This was the situation in England both before and even after its break from Rome. But neither the clergy nor the king considered this any pity since it bolstered their state-church power and kept the people ignorant and happy. This state of bliss was upset when William Tyndale made a new and unofficial translation of the Bible into English. Tyndale, realizing that “church” was not a proper translation of ekklēsia rendered it “congregation.” Although King Henry VIII at first outlawed Tyndale’s translations, being the unpredictable figure that he was, he later approved the Great Bible that was largely Tyndale’s translation work. During the reign and persecutions of the Catholic Queen Mary, many English Protestant scholars went to Geneva, where they produced the Geneva Bible. Interestingly, being produced in the church-state of Geneva, the Geneva Bible returned to translating ekklēsia as “church.” But when Elizabeth I came to the throne, she found the Calvinist marginal notes in the Geneva Bible offensive, so she ordered another translation. The result was the Anglo-Catholic Bishop’s Bible. This Bible, of course, also translated ekklēsia as “church” in most instances but used “congregation” in Matthew 16:18 (go figure!).
When King James VI of Scotland became King James I of England, he also became the head of the Church of England (as had and do all English monarchs since King Henry VIII). James was not happy that the Reformation had not just brought about new state churches in Europe, but had also stirred up some people to want a purer church in England, one that did not have so many of the trappings of Catholicism. He considered these people–some of the Presbyterians in Scotland, and Puritans, Separatists, and other non-conformists in England–to be troublemakers. On the other hand, although the Church of England was a hybrid of Catholicism and Protestantism, James also had no love for Catholics, especially after the discovery of the Gunpowder Plot, a failed assassination attempt by a group of English Catholics. His response was to try to unite his church under yet another translation of the Bible, one that would be a compromise between the more Protestant Bibles and the Bishop’s Bible.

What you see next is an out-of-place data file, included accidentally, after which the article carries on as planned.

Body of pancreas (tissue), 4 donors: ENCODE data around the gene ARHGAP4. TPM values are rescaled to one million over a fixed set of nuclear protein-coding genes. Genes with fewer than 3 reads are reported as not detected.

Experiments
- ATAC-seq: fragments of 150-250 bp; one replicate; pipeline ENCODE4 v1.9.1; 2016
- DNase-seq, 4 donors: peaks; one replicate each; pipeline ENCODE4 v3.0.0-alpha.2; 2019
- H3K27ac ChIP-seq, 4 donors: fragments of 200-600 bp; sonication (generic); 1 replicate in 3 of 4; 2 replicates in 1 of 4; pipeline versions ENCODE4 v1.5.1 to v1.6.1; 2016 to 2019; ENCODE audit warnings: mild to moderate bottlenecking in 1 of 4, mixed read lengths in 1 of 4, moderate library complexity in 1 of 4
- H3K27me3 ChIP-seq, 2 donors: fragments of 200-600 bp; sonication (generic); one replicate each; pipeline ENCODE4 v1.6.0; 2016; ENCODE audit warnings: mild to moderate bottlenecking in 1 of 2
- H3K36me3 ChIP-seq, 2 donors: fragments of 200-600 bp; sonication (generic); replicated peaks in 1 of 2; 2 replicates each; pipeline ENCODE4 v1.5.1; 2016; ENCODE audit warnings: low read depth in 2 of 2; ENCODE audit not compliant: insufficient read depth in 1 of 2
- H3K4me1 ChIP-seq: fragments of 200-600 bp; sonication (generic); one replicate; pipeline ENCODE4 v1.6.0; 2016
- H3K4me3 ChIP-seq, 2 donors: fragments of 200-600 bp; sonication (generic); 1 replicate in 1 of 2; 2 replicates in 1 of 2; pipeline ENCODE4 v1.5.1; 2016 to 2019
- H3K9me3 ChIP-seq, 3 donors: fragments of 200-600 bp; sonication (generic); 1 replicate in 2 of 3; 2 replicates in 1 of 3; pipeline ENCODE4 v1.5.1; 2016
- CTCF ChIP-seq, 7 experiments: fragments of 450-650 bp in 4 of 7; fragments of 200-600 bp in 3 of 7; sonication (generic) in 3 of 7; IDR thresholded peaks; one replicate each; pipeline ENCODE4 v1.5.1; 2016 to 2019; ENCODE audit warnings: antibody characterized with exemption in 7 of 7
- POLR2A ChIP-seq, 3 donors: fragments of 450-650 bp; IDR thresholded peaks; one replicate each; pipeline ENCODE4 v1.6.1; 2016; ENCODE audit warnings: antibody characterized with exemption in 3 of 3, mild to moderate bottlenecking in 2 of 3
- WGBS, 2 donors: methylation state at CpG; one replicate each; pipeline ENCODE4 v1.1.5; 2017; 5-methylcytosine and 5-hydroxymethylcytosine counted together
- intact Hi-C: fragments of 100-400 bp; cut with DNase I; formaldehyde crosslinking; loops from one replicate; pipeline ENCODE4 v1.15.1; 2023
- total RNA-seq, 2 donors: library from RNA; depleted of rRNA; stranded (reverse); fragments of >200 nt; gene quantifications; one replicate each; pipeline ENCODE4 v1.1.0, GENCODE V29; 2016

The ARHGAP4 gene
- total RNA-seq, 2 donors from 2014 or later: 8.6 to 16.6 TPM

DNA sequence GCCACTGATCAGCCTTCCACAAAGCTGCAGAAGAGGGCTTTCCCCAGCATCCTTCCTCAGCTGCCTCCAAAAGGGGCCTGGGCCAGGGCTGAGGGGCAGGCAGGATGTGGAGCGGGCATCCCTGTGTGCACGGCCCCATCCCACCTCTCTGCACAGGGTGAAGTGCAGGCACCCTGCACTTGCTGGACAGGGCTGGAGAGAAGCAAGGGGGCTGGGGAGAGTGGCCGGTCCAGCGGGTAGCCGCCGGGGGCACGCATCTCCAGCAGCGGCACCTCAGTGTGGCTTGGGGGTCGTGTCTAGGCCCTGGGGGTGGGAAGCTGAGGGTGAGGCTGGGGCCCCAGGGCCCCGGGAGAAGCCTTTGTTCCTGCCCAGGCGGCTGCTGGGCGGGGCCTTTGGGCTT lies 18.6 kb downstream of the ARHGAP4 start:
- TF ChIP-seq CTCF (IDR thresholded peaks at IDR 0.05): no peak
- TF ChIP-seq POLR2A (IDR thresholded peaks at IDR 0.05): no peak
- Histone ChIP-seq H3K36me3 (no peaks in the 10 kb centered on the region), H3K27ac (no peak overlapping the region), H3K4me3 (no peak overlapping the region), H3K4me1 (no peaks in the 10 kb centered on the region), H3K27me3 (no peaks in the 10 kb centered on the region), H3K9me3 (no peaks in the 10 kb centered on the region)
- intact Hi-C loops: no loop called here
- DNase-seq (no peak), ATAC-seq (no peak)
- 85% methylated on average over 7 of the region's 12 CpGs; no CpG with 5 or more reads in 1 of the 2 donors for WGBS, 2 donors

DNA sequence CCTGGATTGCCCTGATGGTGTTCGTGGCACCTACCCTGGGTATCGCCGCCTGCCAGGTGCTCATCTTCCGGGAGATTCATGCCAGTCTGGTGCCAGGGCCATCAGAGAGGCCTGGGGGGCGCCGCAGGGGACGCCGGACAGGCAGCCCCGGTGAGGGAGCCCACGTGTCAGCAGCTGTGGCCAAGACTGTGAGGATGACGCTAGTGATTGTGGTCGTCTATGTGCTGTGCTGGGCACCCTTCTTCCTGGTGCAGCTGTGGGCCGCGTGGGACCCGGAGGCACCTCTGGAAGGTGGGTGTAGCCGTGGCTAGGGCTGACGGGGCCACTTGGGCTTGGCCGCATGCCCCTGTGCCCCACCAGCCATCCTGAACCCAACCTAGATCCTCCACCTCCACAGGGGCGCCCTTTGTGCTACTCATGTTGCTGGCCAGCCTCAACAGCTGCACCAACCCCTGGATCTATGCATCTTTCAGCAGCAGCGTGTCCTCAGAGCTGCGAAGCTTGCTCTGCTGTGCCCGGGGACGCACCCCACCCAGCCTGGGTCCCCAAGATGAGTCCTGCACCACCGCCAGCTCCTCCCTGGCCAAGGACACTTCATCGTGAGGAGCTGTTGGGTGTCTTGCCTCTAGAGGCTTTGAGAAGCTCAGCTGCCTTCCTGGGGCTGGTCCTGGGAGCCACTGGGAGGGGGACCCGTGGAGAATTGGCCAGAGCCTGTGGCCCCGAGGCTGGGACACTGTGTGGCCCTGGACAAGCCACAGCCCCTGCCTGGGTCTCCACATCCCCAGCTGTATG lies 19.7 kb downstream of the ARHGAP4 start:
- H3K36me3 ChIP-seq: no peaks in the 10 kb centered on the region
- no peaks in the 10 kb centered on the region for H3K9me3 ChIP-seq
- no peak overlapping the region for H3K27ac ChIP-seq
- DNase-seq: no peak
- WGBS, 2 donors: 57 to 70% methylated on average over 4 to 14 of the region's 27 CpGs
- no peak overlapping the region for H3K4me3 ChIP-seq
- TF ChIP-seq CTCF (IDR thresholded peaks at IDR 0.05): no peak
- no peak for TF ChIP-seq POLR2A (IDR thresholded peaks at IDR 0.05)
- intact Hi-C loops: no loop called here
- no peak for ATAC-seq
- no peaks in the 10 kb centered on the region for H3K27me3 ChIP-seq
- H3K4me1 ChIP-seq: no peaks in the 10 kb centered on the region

At the Hampton Court Conference of 1604, in which he proposed the new Bible, the King showed that he had no qualms about stacking the deck. Among his comments, he said, “…we acknowledge the government ecclesiastical, as it now is, to have been approved by manifold blessings from God himself…. I approve the calling and use of Bishops in the Church, and it is my aphorism, ‘No Bishop, no King’…. I will have one doctrine, one discipline, one religion, in substance and in ceremony…. If you aim at a Scottish presbytery, it agrees as well with monarchy as God and the devil. Then Jack, and Tom, and Will, and Dick, shall meet and censure me and my Council…. If this be all your [Puritan] party has to say, I will make them conform themselves, or else I will harry them out of the land, or else do worse.”
The result was that the king and Richard Bancroft, the Bishop (and later Archbishop) of London, issued a set of rules to the translators. Among them was a rule that ordered that the text of the Bishops Bible would be the primary guide for the translators, and that, if the Bishops Bible was deemed problematic in any situation, the translators were then permitted to consult these other translations: the Tyndale Bible, the Coverdale Bible, Matthew’s Bible, the Great Bible, and the Geneva Bible.
Another rule was, “The old ecclesiastical words to be kept, viz, the word Church not to be translated Congregation, & c.”
And so my case is proved that not only is the word “church” a wrong translation of ekklēsia, it is a purposeful mistranslation of ekklēsia . And not only is it a purposeful mistranslation, it is a purposeful mistranslation designed to mislead the people into following the established church and away from any ideas they may have been developing about the true understanding of the called out assembly.
Why This Is Important